Slaves or Sons?

One question that I have been pondering recently is what to make of the tension between the biblical designations of believers as both sons and slaves (the Greek is doulos, more commonly translated servant) of God, highlighted by my recent reading of Murray Harris’ book “Slave of Christ”. Should I primarily think of myself as a son, but in a lesser sense a slave? Or is there another way of holding the two in balance?

Indeed, for many, if not most evangelicals, the concept of thinking of ourselves as slaves  at all seems very foreign. After all, in the famous parable, the wayward son thinks he can only come back to his father as a servant, but no, he is welcomed back as a son (Luke 15:19,20). Similarly, Paul seems to encourage us to think of ourselves as sons of God rather than slaves in Gal 4:7 –

So you are no longer a slave, but a son, and if a son, then an heir through God.

But this is the same Paul who introduces himself in several places as a “slave of Christ”. So how can we hold these things in tension?

God the Father, Christ the Lord

I wonder whether there is a clue in the names used most commonly of the first and second persons of the Godhead. First, we have God the Father. Though he could also be called God the Creator, or God the Judge, the name that we as believers most commonly refer to him as, is “Father”, following the example of Jesus. Hence, I would argue that the primary way we think of ourselves as relating to God the Father is as his dearly loved children.

However, when we think of God the Son, by far and away the most common title he is given in the New Testament is Lord. The term is entirely religious for most people today, but in the first century, as Murray Harris points out, wherever there was a slave (a doulos) there was also a master (a kyrios, or Lord). Whilst we could say that Jesus is our elder brother, or friend, or even lover, the primary way we are encouraged to think of him is as our Lord or master, who we listen to and obey and seek to please.

“Abba Father”, “Jesus is Lord”

I wonder then if there is any coincidence that the two authentic heart-cries of the Spirit filled person are to refer to God as “Father” and to Jesus as “Lord”. “Father” is not just a name we mechanically call God as we recite the Lord’s prayer, rather the Spirit causes us to recognise deep within us that we can relate to God as his children in whom he takes great delight.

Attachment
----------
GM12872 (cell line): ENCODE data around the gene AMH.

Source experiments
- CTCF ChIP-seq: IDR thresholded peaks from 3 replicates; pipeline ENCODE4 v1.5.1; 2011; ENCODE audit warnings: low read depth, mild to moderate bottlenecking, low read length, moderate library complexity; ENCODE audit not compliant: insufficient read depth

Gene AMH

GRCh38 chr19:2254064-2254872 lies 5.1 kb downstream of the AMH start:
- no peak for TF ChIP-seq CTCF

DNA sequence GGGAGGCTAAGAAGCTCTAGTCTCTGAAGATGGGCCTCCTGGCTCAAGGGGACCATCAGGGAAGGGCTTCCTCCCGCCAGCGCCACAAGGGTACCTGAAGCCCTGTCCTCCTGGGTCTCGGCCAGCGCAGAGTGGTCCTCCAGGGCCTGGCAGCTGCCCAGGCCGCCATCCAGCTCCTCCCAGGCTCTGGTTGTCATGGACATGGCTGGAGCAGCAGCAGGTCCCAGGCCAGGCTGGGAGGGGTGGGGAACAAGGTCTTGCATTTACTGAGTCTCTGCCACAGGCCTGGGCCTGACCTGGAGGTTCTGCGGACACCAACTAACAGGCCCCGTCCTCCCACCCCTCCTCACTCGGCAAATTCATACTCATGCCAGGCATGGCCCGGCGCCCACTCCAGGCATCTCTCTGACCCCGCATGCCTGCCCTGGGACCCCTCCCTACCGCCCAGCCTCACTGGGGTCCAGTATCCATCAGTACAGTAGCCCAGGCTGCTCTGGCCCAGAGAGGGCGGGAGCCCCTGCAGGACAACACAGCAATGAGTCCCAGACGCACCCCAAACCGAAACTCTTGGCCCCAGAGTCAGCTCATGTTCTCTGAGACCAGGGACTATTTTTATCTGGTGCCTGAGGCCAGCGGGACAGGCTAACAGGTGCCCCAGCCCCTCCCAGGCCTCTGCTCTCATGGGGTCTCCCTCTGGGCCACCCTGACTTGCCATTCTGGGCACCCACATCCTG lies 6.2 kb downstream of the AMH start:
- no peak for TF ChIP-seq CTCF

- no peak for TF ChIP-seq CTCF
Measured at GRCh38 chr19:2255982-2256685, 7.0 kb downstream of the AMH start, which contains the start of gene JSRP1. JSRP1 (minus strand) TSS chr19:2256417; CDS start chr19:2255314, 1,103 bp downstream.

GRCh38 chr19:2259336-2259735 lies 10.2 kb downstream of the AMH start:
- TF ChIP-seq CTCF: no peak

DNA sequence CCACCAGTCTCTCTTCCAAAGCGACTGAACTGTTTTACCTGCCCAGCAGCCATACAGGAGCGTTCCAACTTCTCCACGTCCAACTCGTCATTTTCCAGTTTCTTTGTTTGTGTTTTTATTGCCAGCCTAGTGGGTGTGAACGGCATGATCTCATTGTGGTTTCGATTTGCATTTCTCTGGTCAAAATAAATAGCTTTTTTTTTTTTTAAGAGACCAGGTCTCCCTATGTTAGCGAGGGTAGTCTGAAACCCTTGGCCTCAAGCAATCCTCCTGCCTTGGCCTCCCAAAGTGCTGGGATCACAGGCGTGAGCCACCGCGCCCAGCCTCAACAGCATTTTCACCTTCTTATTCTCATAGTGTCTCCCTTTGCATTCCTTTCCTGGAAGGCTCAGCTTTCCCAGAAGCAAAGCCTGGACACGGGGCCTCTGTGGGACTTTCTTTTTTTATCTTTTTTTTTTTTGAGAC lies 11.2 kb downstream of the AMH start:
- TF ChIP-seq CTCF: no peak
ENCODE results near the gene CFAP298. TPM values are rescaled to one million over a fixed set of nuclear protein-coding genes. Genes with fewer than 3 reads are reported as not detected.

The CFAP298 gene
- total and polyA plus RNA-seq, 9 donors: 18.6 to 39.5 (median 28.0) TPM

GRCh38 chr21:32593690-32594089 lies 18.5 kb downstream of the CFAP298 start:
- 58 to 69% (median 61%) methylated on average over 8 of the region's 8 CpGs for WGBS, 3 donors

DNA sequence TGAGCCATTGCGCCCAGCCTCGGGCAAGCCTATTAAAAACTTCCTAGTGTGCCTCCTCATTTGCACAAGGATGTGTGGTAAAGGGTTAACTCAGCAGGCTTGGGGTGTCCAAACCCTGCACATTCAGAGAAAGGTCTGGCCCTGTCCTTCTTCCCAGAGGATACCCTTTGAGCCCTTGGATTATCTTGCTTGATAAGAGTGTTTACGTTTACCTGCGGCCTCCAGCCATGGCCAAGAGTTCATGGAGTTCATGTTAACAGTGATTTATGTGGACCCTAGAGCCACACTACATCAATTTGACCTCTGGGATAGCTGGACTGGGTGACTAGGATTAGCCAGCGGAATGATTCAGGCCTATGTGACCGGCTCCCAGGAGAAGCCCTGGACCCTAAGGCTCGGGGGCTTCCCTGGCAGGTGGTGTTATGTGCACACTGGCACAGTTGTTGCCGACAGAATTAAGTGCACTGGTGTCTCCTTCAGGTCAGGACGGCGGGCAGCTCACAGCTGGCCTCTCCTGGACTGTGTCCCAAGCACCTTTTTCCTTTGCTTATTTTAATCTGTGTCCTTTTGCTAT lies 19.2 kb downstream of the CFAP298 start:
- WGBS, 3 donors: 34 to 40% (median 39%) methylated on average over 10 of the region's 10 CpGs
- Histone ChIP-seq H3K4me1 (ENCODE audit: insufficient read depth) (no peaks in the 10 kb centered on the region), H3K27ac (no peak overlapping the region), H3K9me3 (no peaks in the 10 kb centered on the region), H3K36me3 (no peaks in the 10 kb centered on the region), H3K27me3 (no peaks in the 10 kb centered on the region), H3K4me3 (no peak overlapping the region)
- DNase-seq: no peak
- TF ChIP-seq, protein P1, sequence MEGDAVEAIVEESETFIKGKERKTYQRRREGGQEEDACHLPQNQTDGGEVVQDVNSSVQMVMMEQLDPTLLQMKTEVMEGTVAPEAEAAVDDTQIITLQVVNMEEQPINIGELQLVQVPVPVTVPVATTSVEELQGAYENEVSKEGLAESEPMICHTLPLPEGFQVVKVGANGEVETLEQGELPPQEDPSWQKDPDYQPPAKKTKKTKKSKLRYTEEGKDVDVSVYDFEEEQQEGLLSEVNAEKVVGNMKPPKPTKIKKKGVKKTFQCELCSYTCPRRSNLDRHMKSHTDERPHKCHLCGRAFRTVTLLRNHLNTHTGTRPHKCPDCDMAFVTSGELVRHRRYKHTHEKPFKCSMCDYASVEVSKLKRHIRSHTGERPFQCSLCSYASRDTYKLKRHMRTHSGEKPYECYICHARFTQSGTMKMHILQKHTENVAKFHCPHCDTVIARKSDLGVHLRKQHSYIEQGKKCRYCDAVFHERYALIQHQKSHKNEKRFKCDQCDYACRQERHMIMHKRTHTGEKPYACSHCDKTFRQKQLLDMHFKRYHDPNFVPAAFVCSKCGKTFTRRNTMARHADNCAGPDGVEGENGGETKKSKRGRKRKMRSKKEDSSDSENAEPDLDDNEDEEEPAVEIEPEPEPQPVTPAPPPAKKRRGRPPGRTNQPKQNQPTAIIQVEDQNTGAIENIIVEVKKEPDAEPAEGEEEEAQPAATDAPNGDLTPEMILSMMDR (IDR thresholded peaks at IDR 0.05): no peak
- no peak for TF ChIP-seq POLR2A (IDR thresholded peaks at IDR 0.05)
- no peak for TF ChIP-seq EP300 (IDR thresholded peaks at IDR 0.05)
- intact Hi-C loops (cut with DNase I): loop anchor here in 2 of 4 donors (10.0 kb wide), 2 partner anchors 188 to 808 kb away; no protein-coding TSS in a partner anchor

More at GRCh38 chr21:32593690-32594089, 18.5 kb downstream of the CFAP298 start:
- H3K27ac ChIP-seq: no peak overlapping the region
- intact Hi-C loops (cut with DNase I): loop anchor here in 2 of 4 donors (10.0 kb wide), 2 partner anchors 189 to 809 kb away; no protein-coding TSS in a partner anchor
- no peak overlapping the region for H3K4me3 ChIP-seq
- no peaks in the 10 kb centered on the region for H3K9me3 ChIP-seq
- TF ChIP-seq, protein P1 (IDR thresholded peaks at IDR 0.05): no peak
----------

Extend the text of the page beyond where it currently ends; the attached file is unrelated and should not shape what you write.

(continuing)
And because you are sons, God has sent the Spirit of his Son into our hearts, crying, "Abba! Father!" (Gal 4:6)

For you did not receive the spirit of slavery to fall back into fear, but you have received the Spirit of adoption as sons, by whom we cry, "Abba! Father!" (Rom 8:15)

Similarly, it is the Spirit who causes us to joyfully confess the lordship of Jesus in our lives:

no one can say "Jesus is Lord" except in the Holy Spirit. (1 Cor 12:3)

This is confession that Jesus is Lord is at the very heart of our regeneration, also a work of the Spirit:

if you confess with your mouth that Jesus is Lord and believe in your heart that God raised him from the dead, you will be saved. (Rom 10:9)


I would suggest then that the primary way we are to think of our relationship with God is as his sons, and the primary way we are to think of our relationship with Jesus is as his slaves (although maybe obedient disciples might be a better way to express this). And since it is the Spirit who causes us to recognise these things, this is not a purely intellectual exercise. As we are filled more with the Spirit, so we appreciate and rejoice in these realities more and more.

I must admit that this solution is not perfect. Paul does sometimes refer to himself as a “slave of God” (e.g. Titus 1:1), so he clearly did not consider that self-designation to be inappropriate. Similarly, it would be a mistake to suggest that we can only relate to Jesus as slaves (e.g. John 15:15). But I think it is true to say that God the Holy Spirit is the one who helps us to rightly understand our relationship to God the Father and God the Son.

Book Review – Slave of Christ (Murray Harris)

This is volume 8 in the “New Studies in Biblical Theology” series. These books take a single topic and trace it right through the Bible or New Testament. They are not typically light reading, but serve as very useful background material for those preparing for preaching or simply wanting to get some in-depth insight into major biblical themes. The subject here is that of the use of “slave of Christ” as a metaphor for total devotion to Christ.

One of the interesting issues this book raises is that modern Bible translators shy away from using the word ‘slave’ to translate doulos. This is undoubtedly due to the negative connotations that slavery carries, but Harris believes that we miss out on a true appreciation of the meaning by toning the terminology down to just “servant”, which loses the connotation of belonging.